Steve Cooley and Jecorey Arthur | Courtesy of Louisville Accord

Camaraderie is a word that often comes to mind when thinking of the Louisville music scene. Instead of cut-throat competition between bands and musicians, it’s quite the opposite. And the founders of “Louisville Accord” say this is exactly the inspiration behind the compilation project.

The assignment was simple: Take musicians of various genres and pair them up with another musician with whom they have never worked. The pair would then co-write, produce and record an original song for the album.

Mike Hood and Sydney Sleadd | Courtesy of Louisville Accord

The idea for the collaboration album came from Brian Cronin of Goldsmith Studios and Crescent Hill Radio hosts CJ Cumberland and Charity Radcliffe.

“Most musicians (and people) inherently want to connect. Musicians just happen to do that through their music,” Radcliffe tells Insider. “CJ, Brian and I decided to build upon that notion by challenging some of Louisville’s most notorious leaders in music to collaborate with someone they had never worked with. Each genre represents our diverse music community — and shows beautiful things can happen when we work together.”

The goal was to pair two musicians from opposite ends of the music spectrum. For example, bluegrass artist Steve Cooley and R&B singer and rapper Jecorey “1200” Arthur are one such pair, as is folk artist Tory Fisher and jazz singer Carly Johnson.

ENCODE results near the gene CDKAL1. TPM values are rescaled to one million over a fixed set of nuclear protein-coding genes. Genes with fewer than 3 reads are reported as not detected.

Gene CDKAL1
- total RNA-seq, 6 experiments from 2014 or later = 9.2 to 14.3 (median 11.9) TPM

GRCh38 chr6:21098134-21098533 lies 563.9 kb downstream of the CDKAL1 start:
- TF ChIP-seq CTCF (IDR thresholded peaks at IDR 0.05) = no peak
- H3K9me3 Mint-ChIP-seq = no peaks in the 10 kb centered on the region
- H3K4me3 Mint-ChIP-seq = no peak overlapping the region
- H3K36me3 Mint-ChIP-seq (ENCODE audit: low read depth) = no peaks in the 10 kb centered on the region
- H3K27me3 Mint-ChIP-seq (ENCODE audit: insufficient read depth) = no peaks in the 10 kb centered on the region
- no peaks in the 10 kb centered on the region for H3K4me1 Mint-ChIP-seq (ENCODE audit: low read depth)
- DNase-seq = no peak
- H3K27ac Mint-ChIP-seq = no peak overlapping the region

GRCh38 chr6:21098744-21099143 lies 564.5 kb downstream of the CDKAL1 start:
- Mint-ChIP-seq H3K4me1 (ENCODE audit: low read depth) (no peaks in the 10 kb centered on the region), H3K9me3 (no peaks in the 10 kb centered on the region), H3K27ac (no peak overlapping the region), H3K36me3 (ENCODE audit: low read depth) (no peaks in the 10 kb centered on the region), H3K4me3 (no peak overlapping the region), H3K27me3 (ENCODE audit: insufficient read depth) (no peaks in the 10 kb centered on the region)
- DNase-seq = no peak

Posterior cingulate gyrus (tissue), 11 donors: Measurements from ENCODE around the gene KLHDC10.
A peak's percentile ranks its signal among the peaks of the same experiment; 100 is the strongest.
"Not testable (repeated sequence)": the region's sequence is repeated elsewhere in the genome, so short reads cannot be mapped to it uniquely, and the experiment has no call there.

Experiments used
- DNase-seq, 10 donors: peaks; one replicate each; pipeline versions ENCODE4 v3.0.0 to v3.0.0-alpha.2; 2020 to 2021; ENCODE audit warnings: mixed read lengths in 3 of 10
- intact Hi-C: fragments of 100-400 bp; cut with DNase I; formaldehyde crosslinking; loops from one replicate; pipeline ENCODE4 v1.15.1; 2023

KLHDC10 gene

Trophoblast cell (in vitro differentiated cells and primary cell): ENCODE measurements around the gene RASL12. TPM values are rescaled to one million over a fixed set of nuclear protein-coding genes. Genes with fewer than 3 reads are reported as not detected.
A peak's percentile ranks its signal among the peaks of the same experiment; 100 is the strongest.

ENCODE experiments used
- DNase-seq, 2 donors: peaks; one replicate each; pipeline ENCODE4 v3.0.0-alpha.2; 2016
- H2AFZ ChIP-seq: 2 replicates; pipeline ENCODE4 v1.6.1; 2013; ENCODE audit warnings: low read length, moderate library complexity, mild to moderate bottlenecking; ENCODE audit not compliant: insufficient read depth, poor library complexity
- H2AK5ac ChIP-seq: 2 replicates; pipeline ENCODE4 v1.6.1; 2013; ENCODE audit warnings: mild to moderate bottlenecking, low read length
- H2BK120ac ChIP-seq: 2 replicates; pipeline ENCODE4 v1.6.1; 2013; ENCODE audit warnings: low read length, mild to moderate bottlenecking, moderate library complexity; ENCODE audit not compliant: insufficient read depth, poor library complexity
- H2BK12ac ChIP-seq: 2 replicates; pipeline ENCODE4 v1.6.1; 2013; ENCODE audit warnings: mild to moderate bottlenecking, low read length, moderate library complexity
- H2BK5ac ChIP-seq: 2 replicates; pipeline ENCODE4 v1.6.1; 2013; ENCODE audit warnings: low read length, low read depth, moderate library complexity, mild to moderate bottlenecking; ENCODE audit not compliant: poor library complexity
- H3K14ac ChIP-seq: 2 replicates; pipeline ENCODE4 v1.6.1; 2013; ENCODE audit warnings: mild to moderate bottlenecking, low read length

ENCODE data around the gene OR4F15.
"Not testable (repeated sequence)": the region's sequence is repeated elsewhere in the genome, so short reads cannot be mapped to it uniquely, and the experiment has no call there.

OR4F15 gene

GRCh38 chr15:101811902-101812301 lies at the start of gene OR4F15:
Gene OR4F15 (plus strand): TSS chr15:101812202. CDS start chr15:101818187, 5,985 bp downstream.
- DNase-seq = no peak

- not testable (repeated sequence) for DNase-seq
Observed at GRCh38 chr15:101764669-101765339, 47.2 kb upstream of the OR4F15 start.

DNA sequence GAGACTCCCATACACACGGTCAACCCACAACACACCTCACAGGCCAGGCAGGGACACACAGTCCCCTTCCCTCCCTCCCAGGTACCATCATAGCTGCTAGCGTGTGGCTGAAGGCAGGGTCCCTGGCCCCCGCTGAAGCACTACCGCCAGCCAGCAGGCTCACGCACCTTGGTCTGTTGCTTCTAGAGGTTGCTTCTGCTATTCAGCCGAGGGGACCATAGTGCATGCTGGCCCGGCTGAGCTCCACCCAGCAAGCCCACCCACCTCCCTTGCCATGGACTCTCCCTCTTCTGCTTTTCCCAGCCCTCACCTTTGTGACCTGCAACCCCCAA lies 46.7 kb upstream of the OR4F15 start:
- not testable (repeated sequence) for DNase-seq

Other pairs offer up a who’s-who of the Louisville music scene: Teddy Abrams of the Louisville Orchestra teams up with bluegrass fiddler Michael Cleveland; bluesman Tyrone Cotton jams with Americana artist Nick Dittmeier; indie folk singer-songwriter Cheyenne Mize joins Americana soul artist Justin Paul Lewis; and progressive rocker Danny Flannigan duets with folk artist Alanna Fugate.

Radcliffe says the musicians were receptive to the idea, especially since proceeds go to Strive, a wellness educated-based nonprofit co-founded by Mize.

“Everything (these musicians) do is a balancing act, so we were extremely grateful to those who took time out of their busy schedules to be a part of this project,” she says.

A CD release and listening party is planned for Wednesday, Jan. 11, at Copper & Kings Distillery in Butchertown. The album will be played in its entirety, and a film showing behind-the-scenes footage of the process will be shown at the distillery’s second-floor gallery. Also, a special “Louisville Accord” sonically infused brandy cocktail will be available.

While Radcliffe loves each song on the album for different reasons, the one that stands out the most to her was the collaboration between Mark Charles Heidinger of Vandaveer and Aaron Bibelhauser of Relic.

“They wrote a song entitled ‘Where the Streetlight Burns,'” she says. “There’s just something magic about the harmonies, lyrics and Dobro riff in that one that touches me personally.”

The listening party runs from 7-11 p.m. on Wednesday, Jan. 11, at Copper & Kings. Admission is $10, and the first 250 guests will get a free copy of the CD. All proceeds go to Strive. There also will be free distillery tours and live performances by Small Time Napoleon and Fuego Azul.